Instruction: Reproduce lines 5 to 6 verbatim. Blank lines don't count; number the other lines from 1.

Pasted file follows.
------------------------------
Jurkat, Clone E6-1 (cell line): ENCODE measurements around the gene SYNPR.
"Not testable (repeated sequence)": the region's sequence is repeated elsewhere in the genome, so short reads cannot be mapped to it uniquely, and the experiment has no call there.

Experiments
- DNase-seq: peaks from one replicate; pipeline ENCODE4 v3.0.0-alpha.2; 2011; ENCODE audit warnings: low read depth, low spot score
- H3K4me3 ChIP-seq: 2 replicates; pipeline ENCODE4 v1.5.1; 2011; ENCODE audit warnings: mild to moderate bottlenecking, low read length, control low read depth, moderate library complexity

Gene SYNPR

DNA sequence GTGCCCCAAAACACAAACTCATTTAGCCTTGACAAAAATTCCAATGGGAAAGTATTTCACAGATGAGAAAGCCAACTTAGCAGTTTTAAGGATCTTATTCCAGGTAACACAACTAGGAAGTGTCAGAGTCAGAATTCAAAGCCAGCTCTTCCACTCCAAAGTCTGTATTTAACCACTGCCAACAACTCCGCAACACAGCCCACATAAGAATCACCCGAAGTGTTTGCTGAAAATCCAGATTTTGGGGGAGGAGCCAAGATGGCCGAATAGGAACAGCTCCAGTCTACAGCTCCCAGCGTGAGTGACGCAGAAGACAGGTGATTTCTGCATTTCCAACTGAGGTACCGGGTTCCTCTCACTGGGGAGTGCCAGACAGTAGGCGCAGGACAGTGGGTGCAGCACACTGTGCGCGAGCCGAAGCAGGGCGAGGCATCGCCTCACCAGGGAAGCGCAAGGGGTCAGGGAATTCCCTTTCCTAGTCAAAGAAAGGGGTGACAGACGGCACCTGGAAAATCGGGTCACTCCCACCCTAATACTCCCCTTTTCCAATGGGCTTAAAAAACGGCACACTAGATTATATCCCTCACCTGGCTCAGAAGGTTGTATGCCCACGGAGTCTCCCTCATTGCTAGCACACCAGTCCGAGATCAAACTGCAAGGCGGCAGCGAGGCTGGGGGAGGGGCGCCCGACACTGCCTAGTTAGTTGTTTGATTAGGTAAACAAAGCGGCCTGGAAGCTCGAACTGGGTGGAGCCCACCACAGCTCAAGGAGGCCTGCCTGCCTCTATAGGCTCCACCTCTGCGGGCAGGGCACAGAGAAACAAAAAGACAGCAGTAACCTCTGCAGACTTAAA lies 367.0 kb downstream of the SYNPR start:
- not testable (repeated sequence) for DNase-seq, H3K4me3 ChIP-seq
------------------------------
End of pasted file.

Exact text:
- H3K4me3 ChIP-seq: 2 replicates; pipeline ENCODE4 v1.5.1; 2011; ENCODE audit warnings: mild to moderate bottlenecking, low read length, control low read depth, moderate library complexity

Gene SYNPR